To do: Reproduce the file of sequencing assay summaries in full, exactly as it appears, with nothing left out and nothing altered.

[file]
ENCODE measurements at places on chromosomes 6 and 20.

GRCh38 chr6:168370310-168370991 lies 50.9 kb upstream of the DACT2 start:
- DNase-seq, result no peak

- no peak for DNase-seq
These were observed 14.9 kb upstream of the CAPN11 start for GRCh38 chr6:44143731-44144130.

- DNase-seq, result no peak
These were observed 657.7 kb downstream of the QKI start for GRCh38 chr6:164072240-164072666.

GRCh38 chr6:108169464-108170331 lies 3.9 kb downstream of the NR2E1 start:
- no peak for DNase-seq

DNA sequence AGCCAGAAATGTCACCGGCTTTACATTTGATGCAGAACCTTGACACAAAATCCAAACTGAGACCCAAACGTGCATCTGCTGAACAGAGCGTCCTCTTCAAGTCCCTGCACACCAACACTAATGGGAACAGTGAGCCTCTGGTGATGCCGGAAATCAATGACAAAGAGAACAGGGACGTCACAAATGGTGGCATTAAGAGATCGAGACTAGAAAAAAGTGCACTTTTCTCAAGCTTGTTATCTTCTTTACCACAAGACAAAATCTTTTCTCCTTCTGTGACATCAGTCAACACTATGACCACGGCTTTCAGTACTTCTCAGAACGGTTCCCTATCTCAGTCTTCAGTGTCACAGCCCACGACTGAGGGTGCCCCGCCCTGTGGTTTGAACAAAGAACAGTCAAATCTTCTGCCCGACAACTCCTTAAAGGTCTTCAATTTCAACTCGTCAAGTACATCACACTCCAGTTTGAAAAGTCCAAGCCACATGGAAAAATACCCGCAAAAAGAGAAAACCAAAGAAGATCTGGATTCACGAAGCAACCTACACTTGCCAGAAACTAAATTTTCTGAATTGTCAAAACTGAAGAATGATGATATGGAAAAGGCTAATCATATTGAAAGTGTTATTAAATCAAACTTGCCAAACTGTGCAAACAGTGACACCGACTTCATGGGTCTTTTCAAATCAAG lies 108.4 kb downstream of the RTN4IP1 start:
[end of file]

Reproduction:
ENCODE measurements at places on chromosomes 6 and 20.

GRCh38 chr6:168370310-168370991 lies 50.9 kb upstream of the DACT2 start:
- DNase-seq, result no peak

- no peak for DNase-seq
These were observed 14.9 kb upstream of the CAPN11 start for GRCh38 chr6:44143731-44144130.

- DNase-seq, result no peak
These were observed 657.7 kb downstream of the QKI start for GRCh38 chr6:164072240-164072666.

GRCh38 chr6:108169464-108170331 lies 3.9 kb downstream of the NR2E1 start:
- no peak for DNase-seq

DNA sequence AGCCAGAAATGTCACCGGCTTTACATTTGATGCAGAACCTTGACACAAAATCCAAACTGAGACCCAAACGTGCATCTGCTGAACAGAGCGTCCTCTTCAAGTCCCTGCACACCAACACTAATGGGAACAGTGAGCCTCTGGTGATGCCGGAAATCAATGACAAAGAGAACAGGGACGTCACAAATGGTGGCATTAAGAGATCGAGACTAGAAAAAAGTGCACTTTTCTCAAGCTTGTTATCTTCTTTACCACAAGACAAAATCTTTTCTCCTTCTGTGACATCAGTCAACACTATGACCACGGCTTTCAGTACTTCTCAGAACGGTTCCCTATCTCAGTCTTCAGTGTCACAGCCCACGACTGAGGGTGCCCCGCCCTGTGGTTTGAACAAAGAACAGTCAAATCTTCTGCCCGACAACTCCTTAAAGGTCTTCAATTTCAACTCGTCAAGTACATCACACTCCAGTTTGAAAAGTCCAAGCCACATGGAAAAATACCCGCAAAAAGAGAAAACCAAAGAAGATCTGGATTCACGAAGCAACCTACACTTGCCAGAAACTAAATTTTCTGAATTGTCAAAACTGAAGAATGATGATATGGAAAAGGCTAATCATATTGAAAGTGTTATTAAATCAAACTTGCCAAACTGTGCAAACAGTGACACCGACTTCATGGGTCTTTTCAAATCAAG lies 108.4 kb downstream of the RTN4IP1 start: